A final word about the Israel debate within America. Beyond the social media war going on in the broader community, most of which is anti-Israel, less attention is given to vitriol coming from the Right making Biden look worse than Satan. The truth is more complicated and, as I wrote earlier, the Israelis were pretty happy working with Team Biden through this most recent crisis. Team Trump did not have as much effectiveness working all sides and doing it in a way that kept everyone’s trust – and Team Biden did a good job. The result was a crisis that ended in roughly 10 days on the first ceasefire attempt; in 2014, it went over 50 days with 9 ceasefire attempts. Biden was hardly in the Arabs’ pocket as you would think from reading Jewish Right-wing columnists. You didn’t hear a word from Biden criticizing Israel in public and the UN was silenced by the US. You could imagine Egypt’s Sisi picking up the phone from Biden who had been trying since January to avoid him but now had to deal with him as the indispensable party who could mediate with Hamas. (Now Sisi depicts himself as the savior of Gaza despite the fact that he is distributing the UAE’s $500 million there claiming it as his own. The UAE is OK with this as long as it helps sideline Qatar.) Despite their calls for balance and truthfulness, the truth doesn’t matter to these people any more than the leftists they oppose. It’s a real problem because Jews increasingly cannot talk to each other about Israel and the long-term trends are going to be not in Israel’s favor. It’s frustrating because these people are claiming to be defending Israel against the lies and imbalances of those that hate it. The defenders of Israel on the Right need to be a bit less self-righteous and a bit more honest about recognizing if they are truly defending Israel or just promoting their own vision of Israel’s future. I get notes from people and these notes descend into personal attacks when logic fails, and it is a waste of time to reason with them; I always approach people with respect and find it frustrating that this baseless hatred exists. I expect that from anti-semites, I don’t expect that from fellow religious Jews.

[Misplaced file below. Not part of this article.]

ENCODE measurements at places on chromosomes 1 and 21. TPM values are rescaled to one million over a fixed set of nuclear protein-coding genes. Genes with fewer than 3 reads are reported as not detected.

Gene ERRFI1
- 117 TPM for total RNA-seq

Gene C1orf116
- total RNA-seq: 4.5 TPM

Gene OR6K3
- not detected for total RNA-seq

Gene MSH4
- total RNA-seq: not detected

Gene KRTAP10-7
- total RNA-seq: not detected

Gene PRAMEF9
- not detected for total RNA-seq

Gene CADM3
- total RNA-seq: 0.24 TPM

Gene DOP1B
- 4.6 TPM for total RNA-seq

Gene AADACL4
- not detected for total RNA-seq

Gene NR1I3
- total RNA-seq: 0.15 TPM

Many Jews in America have been wondering why the progressive wing has been less interested in combatting anti-Semitism for what it is rather than condemning it as a poor tactic with which to frame a debate over the Israeli-Palestinian conflict. There were a lot of hostile acts against Jews these past few months using the Palestinian situation as an excuse where clearly it had no bearing, and progressives who were supposedly against racism and antisemitism were silent about them which distressed a lot of their colleagues. Banning a food truck from a festival to celebrate diversity just because the guys who had the truck were Israeli? Are all Israelis the same? I think it will make a good number of liberal Jews think about who these people they view as allies really represent. Another warning sign for Israel is that among young evangelical Christians, support for Israel has fallen significantly in the past 2 years. I wrote about this a year ago but the latest polling figures are damning. A study at University of North Carolina at Pembroke found support for Israel among evangelicals age 18-29 dropped from 75% in 2018 to 33% in 2020. The Israelis cannot count on either a solid Republican or Democratic base of pro-Israel voters in the up and coming generation. Among young Jews aged under 30 in the latest Pew study, the amount of Jews that feel somewhat or strongly emotionally attached to Israel is 48%, compared with 66% for adults age 65 and older.
Israel is a changing country and some of the supporters of Israel in the US have to come to grips with the fact that over the past 20 years the country has become less democratic and more nationalistic with laws passed that negate the rights of Arab citizens. Provocative acts such as what happened lately in East Jerusalem serve no useful purpose except to incite, and there is no reason why East Jerusalem surrounding the Old City could not be more accommodating to the Arabs who live there. I’ve walked through the various parts of the city over the years, and I get it.